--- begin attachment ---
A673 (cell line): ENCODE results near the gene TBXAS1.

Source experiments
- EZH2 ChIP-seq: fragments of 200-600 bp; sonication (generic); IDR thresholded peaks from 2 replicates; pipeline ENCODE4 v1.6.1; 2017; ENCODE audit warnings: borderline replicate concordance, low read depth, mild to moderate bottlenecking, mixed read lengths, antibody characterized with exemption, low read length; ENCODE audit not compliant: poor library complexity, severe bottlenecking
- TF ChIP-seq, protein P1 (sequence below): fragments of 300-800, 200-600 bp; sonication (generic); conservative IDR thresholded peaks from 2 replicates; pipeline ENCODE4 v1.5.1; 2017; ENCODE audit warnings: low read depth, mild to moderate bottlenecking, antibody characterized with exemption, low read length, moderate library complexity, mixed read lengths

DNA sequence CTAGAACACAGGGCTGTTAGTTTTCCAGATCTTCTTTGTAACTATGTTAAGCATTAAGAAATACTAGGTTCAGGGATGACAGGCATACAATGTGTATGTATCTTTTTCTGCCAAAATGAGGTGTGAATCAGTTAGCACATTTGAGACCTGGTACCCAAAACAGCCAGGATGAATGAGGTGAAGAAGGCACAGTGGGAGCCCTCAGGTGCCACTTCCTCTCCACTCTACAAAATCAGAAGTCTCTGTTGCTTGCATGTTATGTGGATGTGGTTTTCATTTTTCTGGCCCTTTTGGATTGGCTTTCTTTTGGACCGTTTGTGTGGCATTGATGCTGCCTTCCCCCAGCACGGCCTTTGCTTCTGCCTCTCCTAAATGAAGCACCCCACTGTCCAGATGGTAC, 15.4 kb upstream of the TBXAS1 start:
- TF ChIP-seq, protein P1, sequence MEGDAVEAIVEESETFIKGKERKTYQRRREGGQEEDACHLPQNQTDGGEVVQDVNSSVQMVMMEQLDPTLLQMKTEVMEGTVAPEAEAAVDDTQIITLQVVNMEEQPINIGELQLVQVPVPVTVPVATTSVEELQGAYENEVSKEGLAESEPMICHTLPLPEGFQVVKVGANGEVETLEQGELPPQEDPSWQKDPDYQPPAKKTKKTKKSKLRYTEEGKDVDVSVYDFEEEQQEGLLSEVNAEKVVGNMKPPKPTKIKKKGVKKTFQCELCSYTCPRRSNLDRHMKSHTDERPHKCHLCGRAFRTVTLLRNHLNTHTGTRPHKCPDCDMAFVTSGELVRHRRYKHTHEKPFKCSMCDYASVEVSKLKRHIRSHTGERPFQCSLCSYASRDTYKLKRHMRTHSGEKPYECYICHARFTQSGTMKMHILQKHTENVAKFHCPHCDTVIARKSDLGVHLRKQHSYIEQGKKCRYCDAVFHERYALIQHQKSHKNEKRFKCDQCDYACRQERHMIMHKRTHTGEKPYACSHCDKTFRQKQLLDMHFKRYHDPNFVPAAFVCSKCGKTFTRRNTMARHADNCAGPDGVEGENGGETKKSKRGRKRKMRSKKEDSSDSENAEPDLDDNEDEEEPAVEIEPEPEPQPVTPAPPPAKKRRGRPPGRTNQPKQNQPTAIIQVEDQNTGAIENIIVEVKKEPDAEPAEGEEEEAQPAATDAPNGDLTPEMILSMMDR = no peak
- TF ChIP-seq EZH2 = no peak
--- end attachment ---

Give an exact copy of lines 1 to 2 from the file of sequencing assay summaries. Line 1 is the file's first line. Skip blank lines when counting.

A673 (cell line): ENCODE results near the gene TBXAS1.

Source experiments